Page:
Dan
riff on something Hello, Does it mean that you comment on something? "I will just riff on the housing crisis." Thank you!
Oct 15, 2019 2:41 PM
Answers · 1
You are commenting, yes, but "to riff on something" usually implies that one is commenting in a comedic way. The phrase actually comes from jazz music, where there is often a solo feature of a player (e.g., saxophone). If you are familiar with jazz, you will understand that these solos are often improvised--they don't follow the sheet music and make stuff up. These are called riffs. While jazz isn't funny, the phrase has been extrapolated to be used in everyday conversations. Someone who is "riffing on something" is improvising and going off script, commenting on a topic usually in a funny way. I'm not sure why it implies something humorous, but that's how the phrase is used today. A famous American actor who did this often was Robin Williams. If you ever watch an interview with him, he is easily able to switch from serious to funny. And while being funny, he sometimes was able to riff on some serious topics. Another person that comes to mind is British comedian, John Oliver. He has a series on YouTube called "Tonight with John Oliver," in which he presents news in a comedic way. He is a great example of "riffing on ____." While John Oliver's episodes are 20 minutes in length, he manages to riff on a lot of different topics. Now for your original statement, I could see an expert comedian "riffing on" the housing crisis. For most of us, however, it would be difficult to pull this off because we might offend someone. By saying, "I will riff on the housing crisis," you're saying that you'll make a joke of the housing crisis.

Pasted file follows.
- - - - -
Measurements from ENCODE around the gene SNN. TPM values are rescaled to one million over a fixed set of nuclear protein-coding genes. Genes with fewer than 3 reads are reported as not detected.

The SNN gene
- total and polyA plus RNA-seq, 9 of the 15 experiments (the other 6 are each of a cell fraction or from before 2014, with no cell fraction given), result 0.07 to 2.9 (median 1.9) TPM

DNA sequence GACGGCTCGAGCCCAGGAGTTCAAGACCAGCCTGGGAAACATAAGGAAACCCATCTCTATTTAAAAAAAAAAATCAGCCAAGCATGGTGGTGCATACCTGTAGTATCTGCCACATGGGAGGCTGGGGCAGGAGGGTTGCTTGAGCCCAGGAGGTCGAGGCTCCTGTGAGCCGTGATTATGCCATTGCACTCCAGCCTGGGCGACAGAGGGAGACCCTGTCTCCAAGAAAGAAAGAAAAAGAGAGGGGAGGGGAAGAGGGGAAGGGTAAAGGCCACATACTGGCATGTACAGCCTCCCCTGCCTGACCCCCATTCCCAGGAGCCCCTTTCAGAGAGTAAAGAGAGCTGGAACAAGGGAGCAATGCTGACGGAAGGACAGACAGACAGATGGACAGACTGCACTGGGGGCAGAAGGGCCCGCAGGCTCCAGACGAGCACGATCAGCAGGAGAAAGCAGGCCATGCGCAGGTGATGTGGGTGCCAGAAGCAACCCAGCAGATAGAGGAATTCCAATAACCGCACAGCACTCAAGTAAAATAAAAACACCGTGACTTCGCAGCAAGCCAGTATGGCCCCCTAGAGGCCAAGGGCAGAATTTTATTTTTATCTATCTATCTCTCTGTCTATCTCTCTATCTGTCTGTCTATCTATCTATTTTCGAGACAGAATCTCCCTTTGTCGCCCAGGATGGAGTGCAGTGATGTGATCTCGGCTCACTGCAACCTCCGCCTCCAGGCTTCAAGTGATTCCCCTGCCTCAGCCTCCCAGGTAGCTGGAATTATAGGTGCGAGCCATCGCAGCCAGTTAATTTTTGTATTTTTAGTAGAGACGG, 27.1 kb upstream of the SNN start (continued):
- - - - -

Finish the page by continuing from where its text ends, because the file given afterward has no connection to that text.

October 15, 2019
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Dan
Language Skills
English, Korean
Learning Language
English